I’m sure you’ve all heard of those large lizards lurking in the New York City subway tunnels. You know, Amy gets a cute little pet lizard, feeds it for several months—lettuce, grubs, flies, whatever lizards eat—and it grows, and grows, and gets a little too big. So Mommy and Daddy flush it and it ends up Underground. Where it grows and grows until it becomes So Huge it becomes the Stuff of Legend.
In this story the role of The Lizard is played by graffiti, which, as is well known, also came up from the subways of New York City and has become the stuff of legend. Writing on the walls all over the world, six continents no less—but penguins don’t do graffiti. Too cold down there. Survival takes 110% of their time and effort.
As for Corporate Largesse, that’s played by Johnson & Johnson, the bandage and baby lotion company. At least that’s how I think of them, because that’s what I remember from my childhood, in which there was no graffiti—too early in time. But there were lizards, small ones, living near the creek over there, that one too.
But J & J is more than band aids and baby oil. Here’s the first paragraph in its Wikipedia entry:
Johnson & Johnson (NYSE: JNJ) is an American multinational medical devices, pharmaceutical and consumer packaged goods manufacturer founded in 1886. Its common stock is a component of the Dow Jones Industrial Average and the company is listed among the Fortune 500.
Translation: J&J is huge, baby, huge! A corporate leviathan. The stuff of legend.
So just how’d the lizard meet the corporate leviathan? That guy, in the middle:
His name is Michael and he’s an artist who does these amazing portraits. He’s the one who got those other two hooked up with Corporate Largesse, that is, Johnson & Johnson. They’re sons of The Lizard, that is, they’re graffiti writers. The one on the left is Element-Tree while the one on the right is Pawn. They hang out with the Villain, that is, the Green Villain. And the Villain is curated by Cloy Pi (check out the video on this page). Now, Cloy Pi has a friend, who is also a friend of Michael’s, the guy in the middle of the photo. Remember him?
So this is one of those friend of a friend deals. It’s the way of the world.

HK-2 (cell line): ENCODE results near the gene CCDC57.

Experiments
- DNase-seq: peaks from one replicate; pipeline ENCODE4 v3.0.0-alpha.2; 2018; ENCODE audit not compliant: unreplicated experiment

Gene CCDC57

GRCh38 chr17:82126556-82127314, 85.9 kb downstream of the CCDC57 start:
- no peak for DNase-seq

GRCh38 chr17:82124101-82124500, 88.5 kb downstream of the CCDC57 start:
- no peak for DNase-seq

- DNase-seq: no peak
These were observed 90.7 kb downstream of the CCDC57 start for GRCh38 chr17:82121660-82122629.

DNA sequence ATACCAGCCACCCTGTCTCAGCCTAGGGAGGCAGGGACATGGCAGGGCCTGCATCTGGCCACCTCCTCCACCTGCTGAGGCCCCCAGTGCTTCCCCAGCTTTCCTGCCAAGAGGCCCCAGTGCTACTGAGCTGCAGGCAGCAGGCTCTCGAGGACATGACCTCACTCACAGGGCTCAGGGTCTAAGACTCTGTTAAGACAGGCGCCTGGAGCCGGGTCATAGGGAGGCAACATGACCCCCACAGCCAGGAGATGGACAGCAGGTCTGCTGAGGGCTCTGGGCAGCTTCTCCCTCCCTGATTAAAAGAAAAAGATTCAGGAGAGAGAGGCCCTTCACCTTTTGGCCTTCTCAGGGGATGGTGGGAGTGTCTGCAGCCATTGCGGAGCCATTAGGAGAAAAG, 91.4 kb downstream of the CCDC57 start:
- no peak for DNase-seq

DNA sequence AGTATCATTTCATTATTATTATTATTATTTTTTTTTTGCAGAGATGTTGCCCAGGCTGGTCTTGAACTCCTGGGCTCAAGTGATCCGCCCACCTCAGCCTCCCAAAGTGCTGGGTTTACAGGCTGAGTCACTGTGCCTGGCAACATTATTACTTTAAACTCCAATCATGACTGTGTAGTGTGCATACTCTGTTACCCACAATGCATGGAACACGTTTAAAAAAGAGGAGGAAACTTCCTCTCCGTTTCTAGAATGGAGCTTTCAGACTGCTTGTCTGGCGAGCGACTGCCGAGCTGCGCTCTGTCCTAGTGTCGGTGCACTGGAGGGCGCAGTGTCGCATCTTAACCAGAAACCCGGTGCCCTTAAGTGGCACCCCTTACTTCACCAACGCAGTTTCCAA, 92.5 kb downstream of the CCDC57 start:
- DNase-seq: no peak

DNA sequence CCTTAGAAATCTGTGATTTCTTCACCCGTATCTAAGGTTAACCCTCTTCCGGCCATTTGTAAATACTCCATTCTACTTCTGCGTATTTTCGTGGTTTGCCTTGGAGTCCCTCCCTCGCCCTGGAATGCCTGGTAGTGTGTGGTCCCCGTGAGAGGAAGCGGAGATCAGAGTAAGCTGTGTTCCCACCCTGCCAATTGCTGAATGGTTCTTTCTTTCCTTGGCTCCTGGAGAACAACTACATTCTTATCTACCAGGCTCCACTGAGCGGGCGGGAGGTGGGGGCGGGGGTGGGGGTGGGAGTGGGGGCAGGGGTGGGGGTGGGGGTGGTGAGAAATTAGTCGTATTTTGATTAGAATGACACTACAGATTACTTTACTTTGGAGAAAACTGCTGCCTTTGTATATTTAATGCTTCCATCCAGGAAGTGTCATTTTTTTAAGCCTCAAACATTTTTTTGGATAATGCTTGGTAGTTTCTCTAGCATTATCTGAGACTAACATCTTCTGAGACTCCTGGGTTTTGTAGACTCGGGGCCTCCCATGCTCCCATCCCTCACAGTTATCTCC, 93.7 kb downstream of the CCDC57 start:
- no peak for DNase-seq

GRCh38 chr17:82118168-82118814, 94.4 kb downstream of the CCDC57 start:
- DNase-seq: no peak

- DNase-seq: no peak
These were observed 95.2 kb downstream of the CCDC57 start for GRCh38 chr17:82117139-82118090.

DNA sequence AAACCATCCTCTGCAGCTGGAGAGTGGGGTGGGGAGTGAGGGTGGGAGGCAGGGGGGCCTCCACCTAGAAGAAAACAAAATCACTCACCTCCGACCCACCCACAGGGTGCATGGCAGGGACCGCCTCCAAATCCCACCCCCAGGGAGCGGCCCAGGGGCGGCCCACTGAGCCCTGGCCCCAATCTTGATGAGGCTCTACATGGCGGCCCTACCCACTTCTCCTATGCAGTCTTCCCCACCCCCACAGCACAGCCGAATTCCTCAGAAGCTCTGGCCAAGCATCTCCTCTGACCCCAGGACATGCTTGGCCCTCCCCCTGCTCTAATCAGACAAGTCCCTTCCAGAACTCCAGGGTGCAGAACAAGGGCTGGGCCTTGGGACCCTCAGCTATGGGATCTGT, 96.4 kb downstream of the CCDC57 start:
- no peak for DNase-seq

But what’s Michael have to with Johnson & Johnson? Frankly, I don’t quite know. But it’s through TED. TED? Well, I tell you, when dealing with these friends of friends of friends situations, where some of those friends are human beings and some are corporate bodies, well, the connections just get out of control. Wheels within wheels. If you’re curious, use your google-fu and start tracking them down. But I’ll give you a hint or two.
TED is an acronym for Technology, Education, Design. It’s an upscale idea-fest started some years ago by a guy named Saul Wurman, who sold it to a guy named Chris Anderson about ten years ago. And Chris turned TED into many TEDs and added a franchise operation. So there are TED events all over the world (the web’s got a bunch of videos from some of them). TEDx events are franchises, independently run, but run to TED specs.
And, you know what? TED is no stranger to The Lizard. In 2011 the TED Prize (google it, remember?) was awarded to JR. And JR is a street artist known for the huge portrait photos of just plain folks that he’s put on walls ‘round the world. Street Art, is of course, one of The Lizard’s most distinguished children.
So anyhow—we’re getting close—Johnson & Johnson has been running its own TEDx events (check out the video). And it ran one at the Liberty Science Center this past Wednesday.
Wednesday morning I was in a meeting with Cloy Pi and June Jones, head of the Morris Canal CDC in Jersey City, and Cloy told us how he got this call at 12:30 that morning asking him if he could arrange for writers to do a mural over at the Liberty Science Center (LSC). That very day, that is, Wednesday, just minutes away. So he set his wheels in motion and in short order arranged for Element-Tree and Pawn to do the mural.
After the meeting with June, Cloy and I rolled over to the LSC where Element-Tree was already at work. G—son of a panther—had hung two 4 by 8 sheets of plywood on the chain link fence that’s guarding the construction site in the LSC parking lot. Pawn was on the way from Brooklyn and . . . well, you don’t really need the blow-by-blow details. It’s just more wheels within wheels.
Let’s just say that two more 4by8s were procured and hung and Pawn joined Element-Tree on mural duty. I came back around 4:30 or so and started shooting flicks. By the time the mural was done it was dark, so I didn’t get any flicks of the finished piece. I came back bright and early Thursday morning to flick it ... and it was gone!
We figured it would hang on that fence for months, until construction was completed. I flicked this sculpture
as compensation and went home. Emailed the news to G and Cloy and, well . . . As I said, you don’t need to know the details. It turns out that the Johnson & Johnson people took the mural to their corporate museum. After all, they paid for it. You know the deal, the patron owns the artist’s work.